A screenshot of the change to the demo Bookshelf after styling the fifth book with Styled JSX
        BookFive styled with Styled JSX. (Large preview)

        Styled Components

        Styled-Component, just like Emotion, is also a CSS-in-JS library that allows you to write CSS styles with JavaScript. Getting it setup is a little bit involved.

        • First, install babel-plugin-styled-components and styled-components.
        yarn add babel-plugin-styled-components styled-components
        • Create a .babelrc file at the root of your app, and a pages/_document.js file, as shown in the before (left) and after(right) image below.
        A screenshot of the change to the demo Bookshelf after adding two new files - <code>_.document.js</code> and <code>.babelrc</code>
        New files added: _document.js and .babelrc. (Large preview)
        • Update the .babelrc file to include the next/babel preset and include the styled-components plugin, with server-side-rendering (ssr) enabled.
        // .babelrc
        {
          "presets": ["next/babel"],
          "plugins": [
            [
              "styled-components",
              {
                "ssr": true
              }
            ]
          ]
        }
        • Update pages/_document.js by injecting the server-side rendered styles into the <head>.

        Keep in mind, the snippet below (pages/_document.js) is a required logic for styled-components to work with Next.js. You almost have to do nothing but copy the logic as pointed out in the styled-components documentation.

        // pages/_document.js
        import Document from "next/document";
        import {ServerStyleSheet} from "styled-components";
        
        export default class MyDocument extends Document {
          static async getInitialProps(ctx) {
            const sheet = new ServerStyleSheet();
            const originalRenderPage = ctx.renderPage;
        
            try {
              ctx.renderPage = () =>
                originalRenderPage({
                  enhanceApp: (App) => (props) =>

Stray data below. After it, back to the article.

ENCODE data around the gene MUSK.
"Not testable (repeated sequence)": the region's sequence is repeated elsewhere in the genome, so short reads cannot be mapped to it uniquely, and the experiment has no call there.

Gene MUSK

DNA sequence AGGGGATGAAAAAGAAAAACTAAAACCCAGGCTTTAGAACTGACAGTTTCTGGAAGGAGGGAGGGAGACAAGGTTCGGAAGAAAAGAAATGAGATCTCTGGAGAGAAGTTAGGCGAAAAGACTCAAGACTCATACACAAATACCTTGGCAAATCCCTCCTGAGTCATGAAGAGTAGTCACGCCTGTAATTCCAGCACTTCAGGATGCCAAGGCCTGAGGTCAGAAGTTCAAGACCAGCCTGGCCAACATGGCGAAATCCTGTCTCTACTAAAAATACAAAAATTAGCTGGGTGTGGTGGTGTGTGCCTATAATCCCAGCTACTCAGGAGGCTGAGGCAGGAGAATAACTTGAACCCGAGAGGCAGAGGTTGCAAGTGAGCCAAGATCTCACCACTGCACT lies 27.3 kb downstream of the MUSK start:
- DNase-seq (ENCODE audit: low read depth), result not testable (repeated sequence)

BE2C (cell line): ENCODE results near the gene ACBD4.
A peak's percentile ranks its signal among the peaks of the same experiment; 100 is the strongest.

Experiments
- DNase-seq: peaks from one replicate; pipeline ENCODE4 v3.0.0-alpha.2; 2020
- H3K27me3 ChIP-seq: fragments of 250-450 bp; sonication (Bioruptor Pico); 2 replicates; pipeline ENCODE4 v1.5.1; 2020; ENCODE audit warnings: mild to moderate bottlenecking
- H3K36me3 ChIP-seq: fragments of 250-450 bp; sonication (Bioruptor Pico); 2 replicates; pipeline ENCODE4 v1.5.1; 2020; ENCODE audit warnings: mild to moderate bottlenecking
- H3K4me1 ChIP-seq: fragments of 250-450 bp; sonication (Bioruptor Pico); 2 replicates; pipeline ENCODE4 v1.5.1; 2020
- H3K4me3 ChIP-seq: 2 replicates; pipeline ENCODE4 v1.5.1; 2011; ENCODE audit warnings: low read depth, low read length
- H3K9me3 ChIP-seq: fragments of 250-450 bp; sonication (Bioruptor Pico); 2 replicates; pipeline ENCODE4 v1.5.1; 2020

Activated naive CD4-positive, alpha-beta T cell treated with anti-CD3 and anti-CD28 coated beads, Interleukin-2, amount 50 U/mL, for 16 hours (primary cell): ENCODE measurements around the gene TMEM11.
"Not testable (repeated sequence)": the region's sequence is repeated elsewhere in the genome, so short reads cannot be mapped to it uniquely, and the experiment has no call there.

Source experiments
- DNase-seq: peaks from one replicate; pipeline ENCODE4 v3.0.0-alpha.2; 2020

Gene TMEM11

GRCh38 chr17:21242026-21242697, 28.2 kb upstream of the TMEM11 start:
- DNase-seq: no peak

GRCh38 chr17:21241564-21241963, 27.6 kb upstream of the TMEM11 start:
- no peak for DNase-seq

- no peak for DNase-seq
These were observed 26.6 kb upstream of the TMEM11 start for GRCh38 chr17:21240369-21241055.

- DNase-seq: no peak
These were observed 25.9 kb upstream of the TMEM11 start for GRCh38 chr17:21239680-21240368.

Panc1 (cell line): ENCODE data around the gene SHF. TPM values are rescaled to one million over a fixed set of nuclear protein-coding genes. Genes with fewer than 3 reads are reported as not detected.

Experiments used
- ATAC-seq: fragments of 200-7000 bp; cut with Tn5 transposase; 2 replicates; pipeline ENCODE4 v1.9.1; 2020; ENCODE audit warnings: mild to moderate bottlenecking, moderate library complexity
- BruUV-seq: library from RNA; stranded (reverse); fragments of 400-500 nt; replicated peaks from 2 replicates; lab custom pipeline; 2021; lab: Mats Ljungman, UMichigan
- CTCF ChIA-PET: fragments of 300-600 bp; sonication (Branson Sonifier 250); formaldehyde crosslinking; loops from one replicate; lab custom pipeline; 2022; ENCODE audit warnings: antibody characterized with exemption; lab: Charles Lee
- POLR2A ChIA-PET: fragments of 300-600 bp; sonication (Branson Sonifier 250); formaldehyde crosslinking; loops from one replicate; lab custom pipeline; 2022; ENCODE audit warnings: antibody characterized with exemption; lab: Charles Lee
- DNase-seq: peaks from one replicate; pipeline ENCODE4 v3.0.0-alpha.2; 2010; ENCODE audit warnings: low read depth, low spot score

sheet.collectStyles(<App {...props} />),
                });
        
              const initialProps = await Document.getInitialProps(ctx);
              return {
                ...initialProps,
                styles: (
                  <>
                    {initialProps.styles}
                    {sheet.getStyleElement()}
                  </>
                ),
              };
            } finally {
              sheet.seal();
            }
          }
        }

        After the updates to .babelrc, and pages/_document.js, we can now begin to use styled-components.

        • Update styles/styled-components/StyledBookSix.js.

        styled is an internal utility method that transforms the styling from JavaScript into actual CSS. <StyledBookSix/> is, and, can be used as any other React component.

        // styles/StyledBookSix.js
        import styled from "styled-components";
        
        const StyledBookSix = styled.div`
          color: #fff;
          width: 106px;
          height: 448px;
          margin-right: 23px;
          background-color: rebeccapurple;
        `;
        
        export default StyledBookSix;

        Learn more about How To Use Styled-Components in React.

        • Import styles/styled-components/StyledBookSix.js in components/BookSix.js, using the imported styled-components <StyledBookSix/>.
        // components/BookSix.js
        import StyledBookSix from "../styles/styled-components/StyledBookSix";
        
        export default function BookSix() {
          return (
            <StyledBookSix className="book-six">
              <div className="book-info">
                <p className="title">purple hibiscus</p>
                <p className="author">chimamanda ngozi adichie</p>
              </div>
            </StyledBookSix>
          );
        }

        With the first to sixth step completed, the sixth should be styled, and the Bookshelf done:

        A screenshot of the change to the demo Bookshelf after styling the sixth book with Styled Components
        BookSix styled with Styled Components. (Large preview)

        That’s it.

        If all went well, then you should have the complete Bookshelf with the books waiting to be read.

        Conclusion

        In my own usage with Next.js, Global styles and styled-components have often been sufficient. But there’s no doubt that all these methods have their pros and cons. And as you settle on what method to use, just keep in mind: in the end, it’s all CSS. At this point, I believe you can be able to figure out which pattern best serves you in your next project.

        Resources

        I find that for learning about setting up styling methods with Next.js, there’s no better place than its official documentation.

        But there are also specific repositories for various styling methods. You can go through the various repository to learn more, or check for update, as things may change incognito.

        1. Tailwind CSS
        2. CSS Modules
        3. Less
        4. Stylus
        5. Tailwind CSS with Emotion
        6. Styletron
        7. Glamor
        8. CXS
        9. Aphrodite
        10. Fela
        11. Styled-JSX
        Smashing Editorial (ks, ra, yk, il)